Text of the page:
You don’t expect to find anyone out there; but then again, you don’t expect anything these days. It’s pure coincidence that you stumble upon the man, barely more than a half-frozen stray, as you go to bring the clothes back in, for there’s not a single sound that betrays his presence; not through the thick wooden logs of your house, not in the silent blanket of snow.
He freezes when he sees you, a wild animal caught in the cross sights, movements stilled by shock, by being caught off guard; and you freeze too, because it’s not something you’ve expected. He’s all but naked out here in the cold; face haggard and pale with strain, red-flushed with fever windchill; he’s shivering and stiff-limbed, an injured man at the end of his rope. One dark eye in yours, watching you, bleary and careful. He’s in a thin gown, his limbs and skin bare, and it’s a miracle he’s not already a cooling corpse somewhere.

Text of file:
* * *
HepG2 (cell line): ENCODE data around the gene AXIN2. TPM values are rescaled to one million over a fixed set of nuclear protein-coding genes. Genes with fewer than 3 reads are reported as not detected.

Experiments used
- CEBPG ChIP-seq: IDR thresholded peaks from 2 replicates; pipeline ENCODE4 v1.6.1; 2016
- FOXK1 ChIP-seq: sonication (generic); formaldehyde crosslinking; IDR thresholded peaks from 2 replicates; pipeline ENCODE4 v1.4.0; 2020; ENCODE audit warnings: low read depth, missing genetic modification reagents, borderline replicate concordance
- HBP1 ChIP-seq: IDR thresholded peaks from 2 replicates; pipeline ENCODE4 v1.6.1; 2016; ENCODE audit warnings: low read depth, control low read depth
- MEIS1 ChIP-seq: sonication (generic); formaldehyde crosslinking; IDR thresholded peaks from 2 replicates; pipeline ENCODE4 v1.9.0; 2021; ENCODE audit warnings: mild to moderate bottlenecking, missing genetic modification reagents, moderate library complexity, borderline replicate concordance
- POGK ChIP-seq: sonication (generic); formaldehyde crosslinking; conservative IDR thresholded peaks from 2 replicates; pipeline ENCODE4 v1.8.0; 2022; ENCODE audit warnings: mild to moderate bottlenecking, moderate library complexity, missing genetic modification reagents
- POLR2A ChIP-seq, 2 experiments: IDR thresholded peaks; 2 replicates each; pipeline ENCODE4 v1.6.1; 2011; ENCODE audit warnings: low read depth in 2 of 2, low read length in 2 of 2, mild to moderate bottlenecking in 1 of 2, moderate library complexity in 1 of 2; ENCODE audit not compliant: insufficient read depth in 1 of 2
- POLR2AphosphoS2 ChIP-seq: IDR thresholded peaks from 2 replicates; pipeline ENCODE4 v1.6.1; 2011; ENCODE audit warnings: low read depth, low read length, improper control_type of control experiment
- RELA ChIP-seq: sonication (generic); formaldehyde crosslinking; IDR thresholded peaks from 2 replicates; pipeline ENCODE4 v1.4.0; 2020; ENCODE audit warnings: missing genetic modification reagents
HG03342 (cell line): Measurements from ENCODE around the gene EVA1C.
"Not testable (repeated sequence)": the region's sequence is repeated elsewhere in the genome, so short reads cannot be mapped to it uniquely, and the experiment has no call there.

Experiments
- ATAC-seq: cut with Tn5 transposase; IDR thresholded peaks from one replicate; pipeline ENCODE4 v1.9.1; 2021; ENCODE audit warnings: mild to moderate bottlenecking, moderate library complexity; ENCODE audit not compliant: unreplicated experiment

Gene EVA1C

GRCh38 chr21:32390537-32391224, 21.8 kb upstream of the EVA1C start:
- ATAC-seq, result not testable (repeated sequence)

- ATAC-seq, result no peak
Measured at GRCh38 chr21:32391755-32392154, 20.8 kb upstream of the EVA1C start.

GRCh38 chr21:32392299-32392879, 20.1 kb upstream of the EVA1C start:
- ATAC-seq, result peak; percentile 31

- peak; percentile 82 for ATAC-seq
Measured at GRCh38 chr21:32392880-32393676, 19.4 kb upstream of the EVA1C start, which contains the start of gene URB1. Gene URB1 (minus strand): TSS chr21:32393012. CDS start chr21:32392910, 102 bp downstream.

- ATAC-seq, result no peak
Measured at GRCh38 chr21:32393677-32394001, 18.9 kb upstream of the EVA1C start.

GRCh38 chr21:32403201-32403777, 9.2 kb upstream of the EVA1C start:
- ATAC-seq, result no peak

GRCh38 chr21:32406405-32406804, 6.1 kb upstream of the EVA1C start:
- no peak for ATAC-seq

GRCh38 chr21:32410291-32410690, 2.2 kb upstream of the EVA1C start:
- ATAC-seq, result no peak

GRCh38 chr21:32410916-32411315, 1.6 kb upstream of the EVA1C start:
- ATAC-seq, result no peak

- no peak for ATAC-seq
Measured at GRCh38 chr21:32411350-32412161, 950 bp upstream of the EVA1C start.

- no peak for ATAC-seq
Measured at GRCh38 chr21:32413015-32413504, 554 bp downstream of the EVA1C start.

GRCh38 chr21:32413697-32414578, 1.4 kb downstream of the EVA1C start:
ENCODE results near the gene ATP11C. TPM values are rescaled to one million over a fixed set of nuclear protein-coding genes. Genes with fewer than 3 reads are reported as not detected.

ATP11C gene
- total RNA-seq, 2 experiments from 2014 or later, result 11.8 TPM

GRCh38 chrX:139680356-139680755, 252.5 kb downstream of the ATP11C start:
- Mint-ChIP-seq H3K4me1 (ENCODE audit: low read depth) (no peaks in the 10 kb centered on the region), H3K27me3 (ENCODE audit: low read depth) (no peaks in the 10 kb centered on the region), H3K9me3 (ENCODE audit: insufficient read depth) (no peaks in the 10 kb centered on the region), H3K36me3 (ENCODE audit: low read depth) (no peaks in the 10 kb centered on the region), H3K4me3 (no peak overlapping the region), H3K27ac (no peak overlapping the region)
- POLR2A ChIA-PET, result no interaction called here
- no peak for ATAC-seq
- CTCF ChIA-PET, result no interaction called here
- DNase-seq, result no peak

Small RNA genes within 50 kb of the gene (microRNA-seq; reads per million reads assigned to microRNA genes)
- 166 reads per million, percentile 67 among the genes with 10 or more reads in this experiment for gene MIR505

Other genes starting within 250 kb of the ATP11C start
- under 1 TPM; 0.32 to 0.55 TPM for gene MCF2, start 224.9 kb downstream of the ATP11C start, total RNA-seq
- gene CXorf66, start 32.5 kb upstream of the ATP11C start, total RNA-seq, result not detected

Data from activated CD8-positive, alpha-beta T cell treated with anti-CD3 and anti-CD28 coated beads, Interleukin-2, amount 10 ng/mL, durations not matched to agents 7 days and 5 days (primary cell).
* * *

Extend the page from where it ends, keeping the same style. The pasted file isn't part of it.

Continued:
You regard the bandage over his face; dirty and soaked with old blood, and you wonder how he even made it here, so far from any villages. Even farther from any hospitals. Sometimes village kids would play pranks, steal clothes on a dare, but it’s not what he reminds you at all; he reminds you of one of those hunger-crazed foxes that you’d see sometimes as a child. Coming into the village in broad daylight, despite men, despite the dogs always around, hoping for some scraps; desperate and nothing to lose.